I'm back... uplifted by the fact that I am now able to get back to my painting... after the birthday celebration is in the finished drawer... for another year! It was a grand day of painting... LARGER... good wishes... a sumptuous birthday feast prepared by Deb... a piece of the coconut cream pie... a birthday gift from fellow Rockport artist and friend Kris Huck... a cracklin' fire... and a rousing game of Scrabble. Does life get any better?.... I think not!
I got up at my usual time this morning and by the time that Deb joined me for our morning coffee club at 6:00 am, I had already created the loose stick and India ink rendering for today's Challenge subject. It is a loose... intuitive... jaunty impression of The Anglican Church of the Redeemer. That church will also house the memorial stained glass window which Deb is close to finishing... a blessing and a tribute to many faiths... including Deb's!
Note that the sketch more resembles more a spontaneous caricature than a finished rendering. There is no attempt to consider perfection or controlled draughtsmanship per say and that strategy is not undertaken because I can't draw with more precision and accuracy. It is simply that I wish to recreate the process which I employ in the field to construct a plein air sketch. When one is working outdoors on any occasion, one is always confronted by rapidly changing weather and lighting conditions.. In order to put down a meaningful and satisfying record over such a brief period of time... one must learn how to manage time.
The lay in "sketch"... outline... rehearsal ....completed to work out "possibilities" in preparation for the final performance. Maestro!... Let the "music" begin!
Tempo and Art
At this critical point, I wish to inject an important concept to consider. That concept is "Tempo." That term in the dictionary is defined clearly as "the measured speed, rate or pace... as in a piece of music."
Using music as a vehicle and an analogy to introduce the concept onto painting, let us consider how a beginner is taught to keep tempo when learning to play a piano piece. The teacher will introduce the use of a metronome... a mechanical device which uses "ticks" to establish and control the rate of playing as a constant and precise guide.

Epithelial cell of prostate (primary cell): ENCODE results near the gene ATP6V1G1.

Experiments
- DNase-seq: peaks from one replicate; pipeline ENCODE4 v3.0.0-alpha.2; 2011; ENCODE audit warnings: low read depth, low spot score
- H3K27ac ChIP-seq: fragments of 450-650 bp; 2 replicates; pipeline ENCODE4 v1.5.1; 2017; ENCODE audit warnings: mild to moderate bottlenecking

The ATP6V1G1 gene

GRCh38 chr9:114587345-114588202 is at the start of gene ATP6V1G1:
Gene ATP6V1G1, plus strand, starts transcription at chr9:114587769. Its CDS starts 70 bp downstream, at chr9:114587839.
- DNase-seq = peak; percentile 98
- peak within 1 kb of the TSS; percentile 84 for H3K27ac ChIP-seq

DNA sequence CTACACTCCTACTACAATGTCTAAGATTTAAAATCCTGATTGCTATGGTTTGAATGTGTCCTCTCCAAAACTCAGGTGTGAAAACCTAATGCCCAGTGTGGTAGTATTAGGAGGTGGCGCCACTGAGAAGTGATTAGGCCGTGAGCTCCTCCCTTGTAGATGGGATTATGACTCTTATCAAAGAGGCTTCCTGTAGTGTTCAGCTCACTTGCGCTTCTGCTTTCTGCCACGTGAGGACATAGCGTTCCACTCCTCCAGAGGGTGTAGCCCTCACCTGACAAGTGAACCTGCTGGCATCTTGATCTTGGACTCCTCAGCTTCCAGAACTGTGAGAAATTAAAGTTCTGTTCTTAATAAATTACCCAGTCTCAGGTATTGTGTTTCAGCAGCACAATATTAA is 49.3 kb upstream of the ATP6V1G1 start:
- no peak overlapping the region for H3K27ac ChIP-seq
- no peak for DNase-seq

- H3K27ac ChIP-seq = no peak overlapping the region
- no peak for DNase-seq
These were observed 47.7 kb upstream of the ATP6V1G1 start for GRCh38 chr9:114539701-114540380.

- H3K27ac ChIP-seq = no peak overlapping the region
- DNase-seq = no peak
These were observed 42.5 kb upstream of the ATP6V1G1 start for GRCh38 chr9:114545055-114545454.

"Spring arrives... early...in Rockport" - oil on panel 8x10 inches
Lay in fully in place... but push n' pull necessary to balance and harmonize areas all around the picture plane
At the highest level of musical performance by artists who are each, competent musicians in the their own right, the tempo is maintained by an orchestra conductor who guides the entire orchestra simultaneously through their individual parts... using his "baton." Here is the point where my analogy can "switch tempo"... and refer back to painting. The baton ... to the artist is his or her paint brush. The piece of music becomes the canvas.
The palette becomes the various "colours" or instrument sounds possible. The interplay between the baton and each instrument creates the "brushwork" of passages... which when woven together and drawn to a climactic ending... are the finished piece... usually with a colourful performance-ending flourish... or crescendo... to a dramatic and halting silence! So it goes with painting... whether "conducted"... in the studio... or... en plein air! making music is in fact the same as creating art... in this mind ... and by this method...at least!
As in musical notation... variation in styles and sizes of brushwork add excitement and interest in a piece. Even the lack of pigment or strong brushwork, offers the viewer's eye a chance to rest... performing exactly the same function that a rest does in a musical piece. Music and art share so many common attributes... and support each other!
Hope that you enjoyed the post! A wee "interlude"... between challenges! HA HA!!! Now back to the "orchestra pit"! HA HA!!!
I changed the seasonal focus... that in itself is a change in tempo. Adding a log to the fire in a fireplace changes the tempo of "the burn"... lifting the feeling of warmth. While the final product has chiseled away at the initial intuitive start... the tempo of my painting and brushwork rarely varied or slowed down. I am content with the final outcome... and hey... Deb is elated. She worries about the abundance of winter presently scattered around our inside studio. I revel in the fact! Different "strokes"... they say!
Hope that you enjoyed my change of pace! Stay tuned...
Good Painting...to ALL!!